Western-style cafes serving deserts, coffee and tea are not as ubiquitous as Holiland bakeries, neither are they as affordable. Most items cost between three and five dollars. They sell classic European desserts, sometimes with a light Chinese twist, like a green tea mango mousse next to a dark chocolate flourless cake. Their gelatos are on par with Italian ones; you can see a stinky durian sorbet next to a black currant one. The coffee, from espresso to cappuccino, tastes the same as it would in a random café in Rome but, unsettlingly, it costs twice more. Some cafes obtain frozen desserts from local bakeries; others run their own kitchens.
The cosmopolitan metropolis of Shanghai seems to be the origin of the café epidemics, starting ten or twelve years ago. The cafes have spread far and wide, however, just over the last five years or less. They do not specifically cater to Westerners though; there just too few white people in China. The cafes serve to the young roaring beast raising its many million heads – the first generation of Chinese yuppies. They also take advantage of the single child family policy. Chinese parents won’t spare any luxury to their beloved only son or daughter. The crowds of college students and recent graduates swarm to the touristy destinations. Smartly dressed, cosmopolitan looking and with their own and parents’ money to burn, they must be the most coveted demographics of all the new businesses in China.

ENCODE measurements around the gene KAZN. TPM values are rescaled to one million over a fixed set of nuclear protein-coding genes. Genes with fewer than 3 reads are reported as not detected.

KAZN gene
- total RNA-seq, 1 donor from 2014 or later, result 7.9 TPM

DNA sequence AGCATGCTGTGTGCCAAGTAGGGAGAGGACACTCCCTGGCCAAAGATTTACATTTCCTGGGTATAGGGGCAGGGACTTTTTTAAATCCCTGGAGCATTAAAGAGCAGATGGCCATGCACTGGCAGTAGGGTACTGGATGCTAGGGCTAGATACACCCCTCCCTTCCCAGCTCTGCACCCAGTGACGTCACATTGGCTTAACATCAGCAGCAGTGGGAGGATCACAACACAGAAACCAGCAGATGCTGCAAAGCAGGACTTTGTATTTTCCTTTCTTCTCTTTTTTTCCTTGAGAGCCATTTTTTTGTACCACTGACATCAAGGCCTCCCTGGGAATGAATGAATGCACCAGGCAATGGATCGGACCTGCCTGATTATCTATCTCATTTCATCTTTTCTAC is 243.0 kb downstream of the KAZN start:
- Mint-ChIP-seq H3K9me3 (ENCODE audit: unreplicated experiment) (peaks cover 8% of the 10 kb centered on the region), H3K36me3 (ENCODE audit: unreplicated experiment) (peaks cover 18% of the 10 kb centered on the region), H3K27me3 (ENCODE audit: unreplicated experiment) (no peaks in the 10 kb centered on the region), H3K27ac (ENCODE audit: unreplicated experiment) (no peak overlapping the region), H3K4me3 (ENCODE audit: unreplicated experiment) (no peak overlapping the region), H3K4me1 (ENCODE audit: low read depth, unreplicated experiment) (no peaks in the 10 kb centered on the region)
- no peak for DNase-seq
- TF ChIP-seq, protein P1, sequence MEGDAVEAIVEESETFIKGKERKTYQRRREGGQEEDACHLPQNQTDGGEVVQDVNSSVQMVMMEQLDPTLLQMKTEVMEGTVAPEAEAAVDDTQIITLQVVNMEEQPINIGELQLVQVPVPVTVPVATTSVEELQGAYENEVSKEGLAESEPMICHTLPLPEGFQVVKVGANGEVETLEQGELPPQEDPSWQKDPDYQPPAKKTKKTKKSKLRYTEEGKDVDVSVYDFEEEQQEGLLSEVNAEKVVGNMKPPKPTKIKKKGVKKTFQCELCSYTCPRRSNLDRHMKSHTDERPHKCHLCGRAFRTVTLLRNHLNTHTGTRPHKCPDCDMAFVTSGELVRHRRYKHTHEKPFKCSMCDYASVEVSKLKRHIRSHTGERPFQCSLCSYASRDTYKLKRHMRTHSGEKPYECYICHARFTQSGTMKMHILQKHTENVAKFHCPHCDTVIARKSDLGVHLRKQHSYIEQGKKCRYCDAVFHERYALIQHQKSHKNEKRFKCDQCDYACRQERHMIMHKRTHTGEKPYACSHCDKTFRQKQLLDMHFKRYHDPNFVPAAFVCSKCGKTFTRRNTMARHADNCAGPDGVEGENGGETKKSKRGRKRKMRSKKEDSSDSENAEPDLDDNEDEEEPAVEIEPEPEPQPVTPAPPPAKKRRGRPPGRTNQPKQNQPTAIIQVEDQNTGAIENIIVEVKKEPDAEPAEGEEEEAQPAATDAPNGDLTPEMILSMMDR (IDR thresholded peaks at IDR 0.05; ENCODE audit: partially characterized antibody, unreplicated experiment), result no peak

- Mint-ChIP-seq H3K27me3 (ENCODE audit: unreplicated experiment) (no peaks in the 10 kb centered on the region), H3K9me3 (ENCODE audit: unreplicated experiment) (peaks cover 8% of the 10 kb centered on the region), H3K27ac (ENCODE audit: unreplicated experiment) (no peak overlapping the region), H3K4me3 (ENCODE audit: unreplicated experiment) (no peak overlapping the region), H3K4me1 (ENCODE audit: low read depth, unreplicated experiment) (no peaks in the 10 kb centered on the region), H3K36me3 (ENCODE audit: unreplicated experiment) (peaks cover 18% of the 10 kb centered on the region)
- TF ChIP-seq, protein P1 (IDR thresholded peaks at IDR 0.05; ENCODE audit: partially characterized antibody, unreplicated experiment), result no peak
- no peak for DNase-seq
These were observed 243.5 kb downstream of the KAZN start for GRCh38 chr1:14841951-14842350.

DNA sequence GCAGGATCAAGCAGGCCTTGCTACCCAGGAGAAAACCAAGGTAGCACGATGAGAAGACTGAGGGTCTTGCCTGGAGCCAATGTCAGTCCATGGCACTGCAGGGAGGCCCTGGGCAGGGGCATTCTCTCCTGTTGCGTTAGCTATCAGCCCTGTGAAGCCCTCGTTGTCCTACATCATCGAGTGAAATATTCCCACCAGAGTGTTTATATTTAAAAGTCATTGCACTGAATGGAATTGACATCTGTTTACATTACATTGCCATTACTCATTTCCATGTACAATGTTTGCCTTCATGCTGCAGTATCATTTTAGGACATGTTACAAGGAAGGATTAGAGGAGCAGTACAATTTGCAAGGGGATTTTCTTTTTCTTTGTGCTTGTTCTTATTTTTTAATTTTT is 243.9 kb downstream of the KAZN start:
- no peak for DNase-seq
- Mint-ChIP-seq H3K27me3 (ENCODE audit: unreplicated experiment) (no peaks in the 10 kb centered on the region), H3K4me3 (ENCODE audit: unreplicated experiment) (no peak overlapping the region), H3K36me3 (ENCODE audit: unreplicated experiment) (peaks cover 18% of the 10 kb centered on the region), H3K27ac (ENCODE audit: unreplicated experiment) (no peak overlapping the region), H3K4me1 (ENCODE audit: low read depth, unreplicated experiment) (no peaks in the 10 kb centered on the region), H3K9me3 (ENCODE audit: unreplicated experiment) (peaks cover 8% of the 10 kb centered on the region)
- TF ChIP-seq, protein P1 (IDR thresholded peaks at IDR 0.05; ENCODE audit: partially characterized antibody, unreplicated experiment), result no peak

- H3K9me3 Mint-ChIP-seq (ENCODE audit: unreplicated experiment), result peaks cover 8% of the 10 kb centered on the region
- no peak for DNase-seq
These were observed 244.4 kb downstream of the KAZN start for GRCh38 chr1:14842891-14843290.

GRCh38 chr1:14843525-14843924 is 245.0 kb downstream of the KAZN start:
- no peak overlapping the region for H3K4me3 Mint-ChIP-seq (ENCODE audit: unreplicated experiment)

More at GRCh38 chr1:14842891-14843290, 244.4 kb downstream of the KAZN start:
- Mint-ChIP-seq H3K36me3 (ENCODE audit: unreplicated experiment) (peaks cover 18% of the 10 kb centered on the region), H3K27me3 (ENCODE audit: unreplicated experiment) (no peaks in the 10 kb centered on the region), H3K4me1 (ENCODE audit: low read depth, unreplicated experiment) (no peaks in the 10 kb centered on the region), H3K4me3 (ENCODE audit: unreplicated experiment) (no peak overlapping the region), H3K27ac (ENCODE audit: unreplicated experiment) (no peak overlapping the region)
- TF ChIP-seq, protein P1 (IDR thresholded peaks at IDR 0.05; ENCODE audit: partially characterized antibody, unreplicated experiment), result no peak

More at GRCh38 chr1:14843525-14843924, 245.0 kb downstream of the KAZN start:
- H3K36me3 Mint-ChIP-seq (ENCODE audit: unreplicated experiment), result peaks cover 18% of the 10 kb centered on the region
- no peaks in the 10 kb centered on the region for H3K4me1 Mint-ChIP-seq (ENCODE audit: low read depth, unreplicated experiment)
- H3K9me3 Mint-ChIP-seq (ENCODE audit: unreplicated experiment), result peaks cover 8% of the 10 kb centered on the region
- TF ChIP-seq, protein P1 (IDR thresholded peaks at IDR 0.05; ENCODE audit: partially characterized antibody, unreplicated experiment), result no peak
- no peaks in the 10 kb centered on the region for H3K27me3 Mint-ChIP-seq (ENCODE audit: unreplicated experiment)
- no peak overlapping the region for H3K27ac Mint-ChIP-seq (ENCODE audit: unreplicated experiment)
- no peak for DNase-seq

Ironically, Starbucks introduced the idea of a hangout coffee house in China and, then, failed to attract college and yuppie girls. They find Starbucks cafes too corporate and impersonal; they didn’t like the company of businessmen. Upstart local cafes rose to fill the void; one of them provided Yvonne with entertainment and myself with a lesson.
Out of a personal incident and a demographic need, a new café chain rose, small but growing furiously. The owner opened the first café as a gift for his wife. The Shanghai and Suzhou girls approved; they found their paradise in the chain of Momi Cafés.
When Yvonne walked into one of them in Suzhou, she squealed in delight. Then, laughing at the confounded expression on my face, she condescendingly laid it out to me like a professional designer talking to a dumb and a blind male scientist. Apparently, the most important thing was space; there were at least six distinctly different sections to house at most twenty five tables. Stairs, curtains, sofas, different tables, different chairs and different lighting supposedly helped every girl to feel herself unique. Hundreds of postcards, books and coffee- related paraphernalia were carefully arranged in an apparently chaotic fashion throughout the café. Bob Dylan and his Chinese colleagues sang in the background. Every table had a glass with colored pencils and pens; every wall had writing on it. Everything was aimed to attract hipster college girls and younger women while not freaking out their accidental male companions.
The café achieved their purpose. Since five years ago, when I worked on an art conservation project in Italy, I’ve not seen such a crowd of bright, animated, tastefully dressed and confident girls. Half dorky, half hipster, these girls would fit in anywhere from New York to Paris to Shanghai.